I Just Bought My Son a Toy Gun

My Facebook friends say this may have been a mistake.

Over the weekend, I purchased a gun for my son while on a family getaway to Lancaster County, Pennsylvania’s NRA-friendly, conservative epicenter. The gun in question holds six rounds and is of the single-action revolver variety. It has a four-inch barrel. It’s rather hard to cock back, and you’ve gotta really squeeze the trigger to get it to fire. Oh, and it’s made by Nerf. I bought it on sale at CVS for $10.99.

OK, to be fair, my son is the one who made the purchase. Since January, when he turned six—the “minimum suggested age” for the entry-level Nerf gun as stated in the Toys ‘R’ Us catalog that his school, for whatever reason, sent home with him last Christmas and that he reads as devotedly as he does his most compelling editions of Captain Underpants—he’s been asking for a Nerf gun and earning money slowly but surely to buy one. The Vortex Disk Launchers were out of the question, as they have a higher minimum age and also a projectile speed that is about one-and-a-half times that of the single-action Nerf revolver, which, it’s worth noting, the company refers to as a “Blaster” not a “Gun.”

Allowing him to have a gun was not the easiest decision in the world. It seems that since he was able to walk and talk, he was also able to make the international symbol for gun with his hand. Last year in preschool, he was repeatedly reprimanded for “gunning” the other kids with his hand-gun. “I’m gunning you,” he would say as he raised his hand, aimed and fired. Boys will be boys, yes. But in a city and world where the nightly newscasts feature a hefty dose of gun violence, there’s something unsettling about this behavior in a way that probably wasn’t so unsettling back in the days of Will Rogers and a good ol’ game of cops and robbers.

We were able to squelch the gunning behavior and turn him into a more responsible, humane gunner. If it didn’t move, he could gun it. So while human beings, animals and moving cars were out of the question (the latter of which was necessarily driven by a human being), trees, signposts and parked cars were all fair game. There was also the one annoying neighbor’s annoying dog that used to annoyingly relieve himself on our property that found itself a permissible target of said gunning for a time, but that period expired. Unfortunately, the dog has not.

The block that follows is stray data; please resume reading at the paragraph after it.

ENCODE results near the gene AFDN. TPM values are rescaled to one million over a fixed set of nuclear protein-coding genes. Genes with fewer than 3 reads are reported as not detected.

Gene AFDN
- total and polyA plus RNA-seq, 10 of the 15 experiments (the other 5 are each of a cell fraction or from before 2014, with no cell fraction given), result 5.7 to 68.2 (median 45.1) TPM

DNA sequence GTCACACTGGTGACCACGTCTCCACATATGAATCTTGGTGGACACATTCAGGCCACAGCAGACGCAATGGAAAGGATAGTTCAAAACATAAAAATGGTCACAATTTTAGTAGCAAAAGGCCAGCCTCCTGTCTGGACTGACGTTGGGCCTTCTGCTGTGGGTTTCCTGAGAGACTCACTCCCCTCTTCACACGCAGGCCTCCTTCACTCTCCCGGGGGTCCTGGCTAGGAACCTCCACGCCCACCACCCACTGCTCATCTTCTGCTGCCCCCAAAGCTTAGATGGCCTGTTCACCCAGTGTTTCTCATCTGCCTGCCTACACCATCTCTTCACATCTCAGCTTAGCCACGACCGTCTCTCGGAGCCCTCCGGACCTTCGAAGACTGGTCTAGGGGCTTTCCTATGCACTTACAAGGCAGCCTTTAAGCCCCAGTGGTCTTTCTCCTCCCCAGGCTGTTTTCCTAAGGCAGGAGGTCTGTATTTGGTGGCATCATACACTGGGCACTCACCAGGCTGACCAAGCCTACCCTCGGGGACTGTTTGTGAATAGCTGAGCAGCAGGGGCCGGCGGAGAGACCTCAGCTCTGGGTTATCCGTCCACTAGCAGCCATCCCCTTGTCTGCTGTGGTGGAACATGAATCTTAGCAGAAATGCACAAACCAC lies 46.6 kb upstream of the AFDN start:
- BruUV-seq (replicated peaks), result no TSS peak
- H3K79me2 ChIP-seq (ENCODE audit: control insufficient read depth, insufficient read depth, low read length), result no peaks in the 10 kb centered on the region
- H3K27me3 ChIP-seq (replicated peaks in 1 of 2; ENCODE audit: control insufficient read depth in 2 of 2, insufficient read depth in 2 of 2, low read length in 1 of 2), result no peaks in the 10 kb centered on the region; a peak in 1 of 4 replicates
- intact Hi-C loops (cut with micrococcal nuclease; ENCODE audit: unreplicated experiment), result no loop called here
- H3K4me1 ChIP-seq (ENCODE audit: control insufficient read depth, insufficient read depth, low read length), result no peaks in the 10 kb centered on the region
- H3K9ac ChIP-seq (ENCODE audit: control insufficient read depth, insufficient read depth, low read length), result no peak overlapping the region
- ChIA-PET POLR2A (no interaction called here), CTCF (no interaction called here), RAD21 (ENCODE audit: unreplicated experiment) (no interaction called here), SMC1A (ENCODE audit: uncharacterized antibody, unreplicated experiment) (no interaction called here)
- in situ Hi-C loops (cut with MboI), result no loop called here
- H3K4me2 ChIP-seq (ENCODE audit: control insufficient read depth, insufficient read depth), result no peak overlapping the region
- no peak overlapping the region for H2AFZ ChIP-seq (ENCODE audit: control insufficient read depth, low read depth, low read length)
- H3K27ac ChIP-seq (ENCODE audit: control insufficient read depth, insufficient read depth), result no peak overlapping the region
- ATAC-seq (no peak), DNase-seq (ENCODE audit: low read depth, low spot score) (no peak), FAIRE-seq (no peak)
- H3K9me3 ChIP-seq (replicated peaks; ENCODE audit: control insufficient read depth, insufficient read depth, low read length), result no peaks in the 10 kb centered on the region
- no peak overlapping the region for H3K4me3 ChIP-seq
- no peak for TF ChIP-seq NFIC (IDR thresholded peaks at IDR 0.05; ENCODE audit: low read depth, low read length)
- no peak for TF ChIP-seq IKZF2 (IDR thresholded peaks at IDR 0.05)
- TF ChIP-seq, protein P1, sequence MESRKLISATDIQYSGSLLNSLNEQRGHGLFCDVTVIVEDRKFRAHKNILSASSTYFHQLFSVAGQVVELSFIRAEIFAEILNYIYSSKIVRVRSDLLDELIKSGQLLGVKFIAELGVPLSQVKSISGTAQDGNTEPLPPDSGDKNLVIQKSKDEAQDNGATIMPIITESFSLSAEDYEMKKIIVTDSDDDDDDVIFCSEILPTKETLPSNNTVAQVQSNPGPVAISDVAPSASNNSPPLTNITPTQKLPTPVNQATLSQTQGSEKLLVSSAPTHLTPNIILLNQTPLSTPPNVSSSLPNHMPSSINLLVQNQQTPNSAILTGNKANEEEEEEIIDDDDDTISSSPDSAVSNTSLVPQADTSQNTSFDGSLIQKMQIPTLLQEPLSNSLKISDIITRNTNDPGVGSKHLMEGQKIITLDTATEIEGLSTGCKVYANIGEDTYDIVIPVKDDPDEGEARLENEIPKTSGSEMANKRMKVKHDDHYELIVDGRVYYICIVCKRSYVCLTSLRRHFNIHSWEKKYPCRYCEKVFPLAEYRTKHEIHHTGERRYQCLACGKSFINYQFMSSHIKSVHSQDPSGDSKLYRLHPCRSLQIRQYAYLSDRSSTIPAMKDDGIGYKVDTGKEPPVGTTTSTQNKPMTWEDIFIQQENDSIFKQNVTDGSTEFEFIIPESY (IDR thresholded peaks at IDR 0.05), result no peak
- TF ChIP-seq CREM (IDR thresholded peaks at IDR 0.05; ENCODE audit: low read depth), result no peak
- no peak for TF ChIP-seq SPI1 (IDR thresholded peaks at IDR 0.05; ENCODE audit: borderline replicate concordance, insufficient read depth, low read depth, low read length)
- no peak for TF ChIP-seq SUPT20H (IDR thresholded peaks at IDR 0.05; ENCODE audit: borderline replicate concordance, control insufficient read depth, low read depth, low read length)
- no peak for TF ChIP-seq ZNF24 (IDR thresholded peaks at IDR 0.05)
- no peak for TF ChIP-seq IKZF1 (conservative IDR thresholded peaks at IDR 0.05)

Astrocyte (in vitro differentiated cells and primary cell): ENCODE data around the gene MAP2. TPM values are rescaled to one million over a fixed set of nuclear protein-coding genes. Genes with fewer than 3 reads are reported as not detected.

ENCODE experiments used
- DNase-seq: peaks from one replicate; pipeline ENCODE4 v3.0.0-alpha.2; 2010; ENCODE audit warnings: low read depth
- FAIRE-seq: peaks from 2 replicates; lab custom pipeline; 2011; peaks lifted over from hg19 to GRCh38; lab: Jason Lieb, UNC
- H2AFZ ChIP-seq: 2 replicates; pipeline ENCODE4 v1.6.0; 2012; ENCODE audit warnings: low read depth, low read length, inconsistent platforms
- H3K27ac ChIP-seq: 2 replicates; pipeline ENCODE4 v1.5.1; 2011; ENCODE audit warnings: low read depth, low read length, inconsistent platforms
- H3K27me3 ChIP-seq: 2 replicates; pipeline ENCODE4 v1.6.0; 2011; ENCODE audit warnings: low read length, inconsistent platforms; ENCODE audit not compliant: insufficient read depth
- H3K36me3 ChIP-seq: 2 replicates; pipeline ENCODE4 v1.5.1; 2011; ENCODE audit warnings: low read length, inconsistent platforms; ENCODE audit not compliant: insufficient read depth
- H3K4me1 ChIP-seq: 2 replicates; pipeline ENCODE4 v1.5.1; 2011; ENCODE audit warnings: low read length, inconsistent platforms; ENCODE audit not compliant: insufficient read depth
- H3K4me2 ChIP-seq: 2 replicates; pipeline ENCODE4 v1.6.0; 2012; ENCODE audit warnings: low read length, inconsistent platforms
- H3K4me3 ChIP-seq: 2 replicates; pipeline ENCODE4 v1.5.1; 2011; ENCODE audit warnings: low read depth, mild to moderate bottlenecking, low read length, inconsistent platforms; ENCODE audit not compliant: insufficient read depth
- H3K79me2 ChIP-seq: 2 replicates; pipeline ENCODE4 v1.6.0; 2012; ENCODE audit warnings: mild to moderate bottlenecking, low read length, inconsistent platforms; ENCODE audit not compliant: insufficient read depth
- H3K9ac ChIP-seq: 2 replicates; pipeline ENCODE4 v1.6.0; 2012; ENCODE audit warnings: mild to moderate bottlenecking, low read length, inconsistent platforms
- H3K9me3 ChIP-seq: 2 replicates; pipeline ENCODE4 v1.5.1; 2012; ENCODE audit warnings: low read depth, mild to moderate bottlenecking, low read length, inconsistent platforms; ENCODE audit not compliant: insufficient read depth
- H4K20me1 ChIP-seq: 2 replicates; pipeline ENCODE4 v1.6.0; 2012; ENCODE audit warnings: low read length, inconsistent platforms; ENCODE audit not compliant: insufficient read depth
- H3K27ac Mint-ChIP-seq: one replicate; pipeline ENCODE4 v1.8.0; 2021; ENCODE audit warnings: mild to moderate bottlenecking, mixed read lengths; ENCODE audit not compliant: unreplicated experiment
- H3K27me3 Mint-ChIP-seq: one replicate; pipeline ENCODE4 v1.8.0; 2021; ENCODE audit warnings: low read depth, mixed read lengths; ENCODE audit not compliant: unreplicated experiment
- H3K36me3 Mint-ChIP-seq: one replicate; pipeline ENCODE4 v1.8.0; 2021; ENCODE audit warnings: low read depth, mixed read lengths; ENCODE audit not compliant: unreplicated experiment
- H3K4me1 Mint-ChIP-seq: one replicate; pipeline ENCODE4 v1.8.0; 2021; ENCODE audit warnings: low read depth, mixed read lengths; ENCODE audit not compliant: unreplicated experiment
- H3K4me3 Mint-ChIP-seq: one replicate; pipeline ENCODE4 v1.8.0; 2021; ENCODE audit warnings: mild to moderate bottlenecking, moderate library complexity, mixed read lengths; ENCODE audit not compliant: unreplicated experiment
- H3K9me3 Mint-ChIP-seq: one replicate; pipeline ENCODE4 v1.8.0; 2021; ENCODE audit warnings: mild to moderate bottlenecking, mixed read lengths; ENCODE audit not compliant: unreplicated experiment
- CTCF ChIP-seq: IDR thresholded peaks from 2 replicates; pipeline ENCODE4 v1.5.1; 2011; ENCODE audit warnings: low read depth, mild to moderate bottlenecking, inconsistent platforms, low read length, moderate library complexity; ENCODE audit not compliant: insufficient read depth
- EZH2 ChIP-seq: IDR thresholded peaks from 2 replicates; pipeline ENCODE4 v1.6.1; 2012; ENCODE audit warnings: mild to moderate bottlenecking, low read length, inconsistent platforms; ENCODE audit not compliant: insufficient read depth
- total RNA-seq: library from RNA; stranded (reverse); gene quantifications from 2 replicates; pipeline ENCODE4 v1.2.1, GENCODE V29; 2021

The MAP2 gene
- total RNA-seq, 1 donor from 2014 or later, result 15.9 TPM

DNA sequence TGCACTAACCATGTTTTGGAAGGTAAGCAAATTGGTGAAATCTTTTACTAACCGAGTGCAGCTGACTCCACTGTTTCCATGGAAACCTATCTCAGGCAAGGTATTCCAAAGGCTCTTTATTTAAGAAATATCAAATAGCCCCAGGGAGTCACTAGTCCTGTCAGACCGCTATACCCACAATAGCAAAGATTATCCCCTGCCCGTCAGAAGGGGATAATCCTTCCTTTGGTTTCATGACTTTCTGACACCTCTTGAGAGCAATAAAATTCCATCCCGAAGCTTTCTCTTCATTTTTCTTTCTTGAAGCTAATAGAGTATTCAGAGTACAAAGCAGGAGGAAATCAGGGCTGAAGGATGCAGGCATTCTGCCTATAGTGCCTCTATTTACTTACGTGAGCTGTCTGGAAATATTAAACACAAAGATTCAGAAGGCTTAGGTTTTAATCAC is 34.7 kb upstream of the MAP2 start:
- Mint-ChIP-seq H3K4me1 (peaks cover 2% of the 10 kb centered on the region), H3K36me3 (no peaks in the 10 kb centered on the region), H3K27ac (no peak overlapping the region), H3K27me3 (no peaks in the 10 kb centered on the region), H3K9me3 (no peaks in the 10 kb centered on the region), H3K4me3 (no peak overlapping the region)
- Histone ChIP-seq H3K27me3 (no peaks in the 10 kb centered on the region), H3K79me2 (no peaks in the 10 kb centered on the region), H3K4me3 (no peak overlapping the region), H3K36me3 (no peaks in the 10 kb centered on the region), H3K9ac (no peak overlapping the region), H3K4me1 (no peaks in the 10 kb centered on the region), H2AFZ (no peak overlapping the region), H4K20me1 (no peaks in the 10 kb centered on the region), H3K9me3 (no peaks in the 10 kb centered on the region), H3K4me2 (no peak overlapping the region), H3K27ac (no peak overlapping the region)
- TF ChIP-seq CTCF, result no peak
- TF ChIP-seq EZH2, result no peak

So we or he bought the gun, and he’s been shooting the suction cupped projectiles at our parked car, the TV screen and windows every day since without incident. Last night, I asked my Facebook friends if any of them had a “no toy gun” rule in their household. Frankly, I expected to get a whole lot of “boys will be boys” responses. But that’s not what happened.

Here’s a sampling of the messages I received:

Keith: I have two boys, fifteen and five. And toy guns other than water guns have NEVER been allowed as part of them growing up in my home. … I will never budge on this subject and my reasons are cemented in my life growing up AND the reality of this important fact that is more true than false: There is yet to be a good story I have heard, telling a positive tale about gun ownership. This is also coming from a former United States Army Airborne Ranger, light infantry and weapons specialist…me;-)

David: No guns in my house – not even the finger pointing versions. I do allow the kids to use water pistols at my brother’s house in his pool. I grew up with cap guns but figured my two little ones could play the iPad instead… I just don’t really want my kids idolizing the gun.